Madam Speaker, I am pleased to have the opportunity to say a few words about Bill C-11, an act to establish the Department of Human Resources Development.

The purpose of this bill is to ask Parliament to formalize the existence of the new department, which has already shown itself to be a pragmatic, efficient and effective entity. There is no hidden agenda here which will disappoint some of my friends in the Reform Party. It is business as usual.

Department Of Human Resources Development ActGovernment Orders

10:10 a.m.

Reform

Darrel Stinson Reform Okanagan—Shuswap, BC

You can fool some of the people some of the time but not all the people all of the time.

Department Of Human Resources Development ActGovernment Orders

10:10 a.m.

Liberal

Roger Simmons Liberal Burin—St. George's, NL

The member is standing proof of that.

The bill confirms the minister's responsibility to develop the human resources that fall under the mandate of the Government of Canada. It does nothing to extend or to diminish the minister's powers, nor does the legislation introduce any substantive changes to government policies or programs.

As members will know, the government is committed to an effective and efficient operation.

At the time of structuring it was realized that encompassing all human resources in one department would better serve the needs of Canadians. To that end, Labour Canada is now part of human resources. The bill provides for the appointment of a minister of labour. However, so there is no confusion, appointment of a minister of labour does not in any way mean further reorganization of the department.

During the current restructuring of the Canadian economy the government is placing a high priority on issues such as labour relations, occupational safety and health and workplace standards as well as other issues that have a profound effect on Canada's labour markets.

These concerns are in keeping with the Government of Canada's responsibility for labour relations in several key areas which are under federal jurisdiction, including transportation, banking and communications. As well, the government is signatory to a number of international labour agreements, hence the need for a role under this department.

It is the responsibility of the Minister of Labour to ensure these issues receive the attention they reserve. With that in mind, modernization of the Canadian Labour Code is one of Labour Canada's key undertakings.

Prior to the reorganization of the government, employment and immigration came under the same roof. That is no longer the case with this new bill and this new department.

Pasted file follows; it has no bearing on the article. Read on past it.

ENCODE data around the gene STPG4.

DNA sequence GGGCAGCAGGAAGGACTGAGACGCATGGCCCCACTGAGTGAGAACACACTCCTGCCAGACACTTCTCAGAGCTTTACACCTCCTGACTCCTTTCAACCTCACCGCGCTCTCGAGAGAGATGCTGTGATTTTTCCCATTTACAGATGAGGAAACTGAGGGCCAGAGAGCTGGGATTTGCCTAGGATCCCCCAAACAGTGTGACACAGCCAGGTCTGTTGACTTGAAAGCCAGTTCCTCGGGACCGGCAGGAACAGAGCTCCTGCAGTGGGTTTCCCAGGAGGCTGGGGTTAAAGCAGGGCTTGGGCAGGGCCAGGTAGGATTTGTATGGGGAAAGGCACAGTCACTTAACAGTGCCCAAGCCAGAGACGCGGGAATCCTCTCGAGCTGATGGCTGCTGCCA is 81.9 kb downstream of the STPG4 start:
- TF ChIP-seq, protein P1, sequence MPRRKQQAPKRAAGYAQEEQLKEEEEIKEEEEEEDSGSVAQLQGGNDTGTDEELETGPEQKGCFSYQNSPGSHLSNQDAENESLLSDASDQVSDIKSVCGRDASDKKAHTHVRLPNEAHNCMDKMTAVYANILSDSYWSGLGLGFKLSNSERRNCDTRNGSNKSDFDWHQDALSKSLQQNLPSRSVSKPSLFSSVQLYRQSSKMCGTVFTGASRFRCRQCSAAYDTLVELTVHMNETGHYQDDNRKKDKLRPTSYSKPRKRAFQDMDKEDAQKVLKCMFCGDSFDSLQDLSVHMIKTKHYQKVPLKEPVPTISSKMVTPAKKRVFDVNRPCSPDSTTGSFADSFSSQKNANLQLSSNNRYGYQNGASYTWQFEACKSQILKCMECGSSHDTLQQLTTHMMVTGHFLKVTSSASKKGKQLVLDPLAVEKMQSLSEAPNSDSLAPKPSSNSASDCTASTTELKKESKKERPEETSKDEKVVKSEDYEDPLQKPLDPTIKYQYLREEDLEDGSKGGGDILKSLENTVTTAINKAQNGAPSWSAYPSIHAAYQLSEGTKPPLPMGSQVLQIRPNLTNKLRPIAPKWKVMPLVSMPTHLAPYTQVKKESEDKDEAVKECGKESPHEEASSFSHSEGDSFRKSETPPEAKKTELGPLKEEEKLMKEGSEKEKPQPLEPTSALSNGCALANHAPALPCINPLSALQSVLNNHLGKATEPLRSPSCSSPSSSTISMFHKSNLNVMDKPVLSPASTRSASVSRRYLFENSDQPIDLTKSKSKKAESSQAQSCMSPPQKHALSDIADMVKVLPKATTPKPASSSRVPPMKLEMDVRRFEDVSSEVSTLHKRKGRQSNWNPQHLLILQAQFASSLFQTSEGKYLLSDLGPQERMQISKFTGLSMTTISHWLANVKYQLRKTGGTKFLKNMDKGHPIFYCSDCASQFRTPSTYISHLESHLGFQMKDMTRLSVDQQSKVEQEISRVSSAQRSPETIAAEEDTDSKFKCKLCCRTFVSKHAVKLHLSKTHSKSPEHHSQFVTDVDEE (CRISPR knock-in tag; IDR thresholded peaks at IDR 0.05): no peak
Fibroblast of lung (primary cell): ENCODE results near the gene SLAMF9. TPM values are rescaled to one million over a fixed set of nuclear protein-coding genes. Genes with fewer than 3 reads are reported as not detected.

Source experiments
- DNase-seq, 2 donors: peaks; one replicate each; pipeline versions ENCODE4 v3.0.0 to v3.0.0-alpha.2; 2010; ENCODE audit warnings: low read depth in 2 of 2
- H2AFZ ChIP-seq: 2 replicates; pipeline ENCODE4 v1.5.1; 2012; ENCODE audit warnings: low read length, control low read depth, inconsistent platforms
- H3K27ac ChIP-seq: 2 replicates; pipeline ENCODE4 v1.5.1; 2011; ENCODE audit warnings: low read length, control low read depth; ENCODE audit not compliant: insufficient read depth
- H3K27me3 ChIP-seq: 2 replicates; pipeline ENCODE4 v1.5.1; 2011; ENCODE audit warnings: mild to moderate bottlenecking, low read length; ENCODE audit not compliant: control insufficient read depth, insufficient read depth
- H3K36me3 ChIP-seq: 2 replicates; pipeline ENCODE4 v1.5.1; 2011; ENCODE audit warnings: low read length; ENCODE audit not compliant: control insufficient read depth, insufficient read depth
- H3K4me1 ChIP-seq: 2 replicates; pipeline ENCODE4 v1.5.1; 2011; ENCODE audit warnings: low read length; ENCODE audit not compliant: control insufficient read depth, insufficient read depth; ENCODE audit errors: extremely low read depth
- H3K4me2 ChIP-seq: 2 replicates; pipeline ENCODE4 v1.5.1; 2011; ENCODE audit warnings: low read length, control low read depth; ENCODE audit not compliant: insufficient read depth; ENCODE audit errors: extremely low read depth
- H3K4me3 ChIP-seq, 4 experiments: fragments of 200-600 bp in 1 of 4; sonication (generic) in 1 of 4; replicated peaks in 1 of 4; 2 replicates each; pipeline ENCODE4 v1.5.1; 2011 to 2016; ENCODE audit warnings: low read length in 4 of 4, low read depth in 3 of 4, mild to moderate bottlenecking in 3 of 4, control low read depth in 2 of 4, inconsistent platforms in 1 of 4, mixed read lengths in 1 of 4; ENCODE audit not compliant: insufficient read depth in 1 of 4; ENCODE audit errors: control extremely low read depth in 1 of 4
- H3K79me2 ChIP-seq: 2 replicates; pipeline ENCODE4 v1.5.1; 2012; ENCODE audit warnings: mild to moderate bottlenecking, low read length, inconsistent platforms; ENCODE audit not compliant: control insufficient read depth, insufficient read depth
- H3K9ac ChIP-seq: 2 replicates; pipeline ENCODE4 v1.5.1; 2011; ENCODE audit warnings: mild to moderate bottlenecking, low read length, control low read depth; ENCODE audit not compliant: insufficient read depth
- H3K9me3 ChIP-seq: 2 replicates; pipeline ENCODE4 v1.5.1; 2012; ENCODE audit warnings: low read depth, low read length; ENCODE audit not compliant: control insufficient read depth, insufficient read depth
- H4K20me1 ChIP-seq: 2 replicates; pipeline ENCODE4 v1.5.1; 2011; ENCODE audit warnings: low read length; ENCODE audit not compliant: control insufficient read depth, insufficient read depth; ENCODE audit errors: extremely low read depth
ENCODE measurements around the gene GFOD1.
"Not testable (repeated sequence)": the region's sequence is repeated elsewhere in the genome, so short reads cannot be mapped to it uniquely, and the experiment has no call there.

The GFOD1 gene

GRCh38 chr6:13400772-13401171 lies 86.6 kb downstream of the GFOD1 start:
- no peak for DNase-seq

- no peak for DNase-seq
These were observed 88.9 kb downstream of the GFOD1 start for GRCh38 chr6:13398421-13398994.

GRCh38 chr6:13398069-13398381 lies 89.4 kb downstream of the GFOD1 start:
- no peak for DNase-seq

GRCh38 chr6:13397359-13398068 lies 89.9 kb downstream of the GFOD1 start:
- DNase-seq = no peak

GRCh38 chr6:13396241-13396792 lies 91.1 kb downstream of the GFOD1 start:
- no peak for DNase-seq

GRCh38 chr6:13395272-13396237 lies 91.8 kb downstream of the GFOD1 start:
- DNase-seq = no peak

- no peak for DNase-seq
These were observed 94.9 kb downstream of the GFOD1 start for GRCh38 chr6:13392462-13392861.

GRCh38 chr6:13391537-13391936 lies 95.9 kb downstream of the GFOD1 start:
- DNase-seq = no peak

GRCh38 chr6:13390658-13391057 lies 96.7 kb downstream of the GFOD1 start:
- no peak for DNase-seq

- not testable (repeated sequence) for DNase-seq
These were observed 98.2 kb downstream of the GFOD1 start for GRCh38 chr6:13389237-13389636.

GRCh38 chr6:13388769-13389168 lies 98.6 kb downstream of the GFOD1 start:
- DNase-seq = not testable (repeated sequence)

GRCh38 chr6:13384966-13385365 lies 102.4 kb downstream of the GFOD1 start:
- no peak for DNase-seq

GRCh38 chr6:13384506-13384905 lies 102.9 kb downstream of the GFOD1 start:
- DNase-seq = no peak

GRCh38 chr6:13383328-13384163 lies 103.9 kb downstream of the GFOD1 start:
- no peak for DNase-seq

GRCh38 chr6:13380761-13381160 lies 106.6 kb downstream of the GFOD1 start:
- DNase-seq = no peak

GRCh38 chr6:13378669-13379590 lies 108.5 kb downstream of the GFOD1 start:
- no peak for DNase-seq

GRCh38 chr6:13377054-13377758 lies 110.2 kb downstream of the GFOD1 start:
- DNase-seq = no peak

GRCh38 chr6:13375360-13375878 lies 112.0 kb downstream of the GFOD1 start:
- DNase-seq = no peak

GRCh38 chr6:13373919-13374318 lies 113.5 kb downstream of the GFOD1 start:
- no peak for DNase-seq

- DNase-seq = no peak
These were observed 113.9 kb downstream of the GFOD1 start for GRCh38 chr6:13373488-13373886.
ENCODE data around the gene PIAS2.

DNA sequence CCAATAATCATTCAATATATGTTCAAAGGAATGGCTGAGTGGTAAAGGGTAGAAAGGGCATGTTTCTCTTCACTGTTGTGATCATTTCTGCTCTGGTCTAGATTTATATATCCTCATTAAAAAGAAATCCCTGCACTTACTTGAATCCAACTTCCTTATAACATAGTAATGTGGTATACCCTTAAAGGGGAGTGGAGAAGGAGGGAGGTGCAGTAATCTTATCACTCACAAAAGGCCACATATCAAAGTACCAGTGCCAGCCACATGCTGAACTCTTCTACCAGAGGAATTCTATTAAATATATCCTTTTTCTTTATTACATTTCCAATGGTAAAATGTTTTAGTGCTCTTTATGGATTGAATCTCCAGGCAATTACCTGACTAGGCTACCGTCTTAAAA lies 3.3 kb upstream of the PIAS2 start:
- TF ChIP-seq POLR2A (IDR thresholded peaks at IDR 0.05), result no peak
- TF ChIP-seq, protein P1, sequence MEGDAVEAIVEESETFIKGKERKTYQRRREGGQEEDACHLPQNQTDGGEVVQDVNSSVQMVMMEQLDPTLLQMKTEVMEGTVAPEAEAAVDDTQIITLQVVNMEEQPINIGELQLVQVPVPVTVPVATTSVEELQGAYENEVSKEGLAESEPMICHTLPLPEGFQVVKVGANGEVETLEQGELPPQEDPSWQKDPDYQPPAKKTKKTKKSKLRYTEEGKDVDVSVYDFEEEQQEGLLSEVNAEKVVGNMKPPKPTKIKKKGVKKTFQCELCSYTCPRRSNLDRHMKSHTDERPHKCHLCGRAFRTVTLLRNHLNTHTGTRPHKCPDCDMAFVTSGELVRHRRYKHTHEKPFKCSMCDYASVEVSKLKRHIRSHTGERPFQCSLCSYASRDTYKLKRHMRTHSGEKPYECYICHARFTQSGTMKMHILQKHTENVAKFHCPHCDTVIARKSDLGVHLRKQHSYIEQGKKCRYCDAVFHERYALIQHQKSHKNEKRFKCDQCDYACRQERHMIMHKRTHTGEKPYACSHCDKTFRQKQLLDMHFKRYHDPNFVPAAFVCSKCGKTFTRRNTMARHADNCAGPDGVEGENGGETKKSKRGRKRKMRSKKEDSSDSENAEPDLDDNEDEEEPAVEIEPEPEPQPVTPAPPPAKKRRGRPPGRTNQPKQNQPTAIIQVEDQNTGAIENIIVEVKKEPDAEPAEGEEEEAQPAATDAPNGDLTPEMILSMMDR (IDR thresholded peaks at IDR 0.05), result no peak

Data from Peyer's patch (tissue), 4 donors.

The former Canada Employment and Immigration Commission will become the Canada Employment Insurance Commission, and the commission will continue its mandate with regard to policies affecting employment, labour market conditions and revitalization of the unemployment insurance program.

That brings me to an issue I particularly want to address under the aegis of this bill. This is not a bill particularly about employ-

ment insurance. It is a bill about a department that has responsibility for the proposals now making their way through the system. Within a few days the Standing Committee on Human Resources Development will report to the House on its recommendations concerning the proposals tabled on December 1 by the now Minister of Foreign Affairs.

I have said many times publicly that I believe these proposals constitute an overall improvement in what we have had in terms of employment insurance. However, there have been some concerns expressed by my constituents and by people in Atlantic Canada generally, including by me.

I have expressed concerns and continue to have concerns about the so-called intensity rule, punishing people who through no fault of their own must have more frequent access to unemployment insurance benefits than other people. It is a fact of life. It is a characteristic of this country that there are a number of industries which by definition are seasonal, resource extractions certainly being in that category.

Although not exclusively, the Atlantic provinces are very much identified with these types of industries; mineral extraction in Labrador and parts of the island of Newfoundland and other parts of Atlantic Canada, and forestry and fishery. All three of these have seasonal implications.

What would the country be today without access to the vast resources of Atlantic Canada? I submit that the manufacturing complex of central Canada would be less vibrant without the resource sectors of other parts of the country.

For these reasons and for others we have never made any apology about the seasonal nature of our work activity. While we make no apologies, we wish it were otherwise in terms of the individuals concerned. If we gave any people in my riding, and I suspect I reflect the views of elsewhere in Atlantic Canada, the choice between unemployment insurance benefits and full time, 12 month work, they would take the latter.

It bears repeating because people who have not lived the experience in Atlantic Canada tend to generalize. There is still a generalization out there that Newfoundlanders and Atlantic Canadians are a bunch of lazy people who work for ten weeks so they can get their stamps and sit around drinking beer for the other 42 weeks.

Department Of Human Resources Development ActGovernment Orders

10:20 a.m.

An hon. member

Get rid of the GST and create jobs.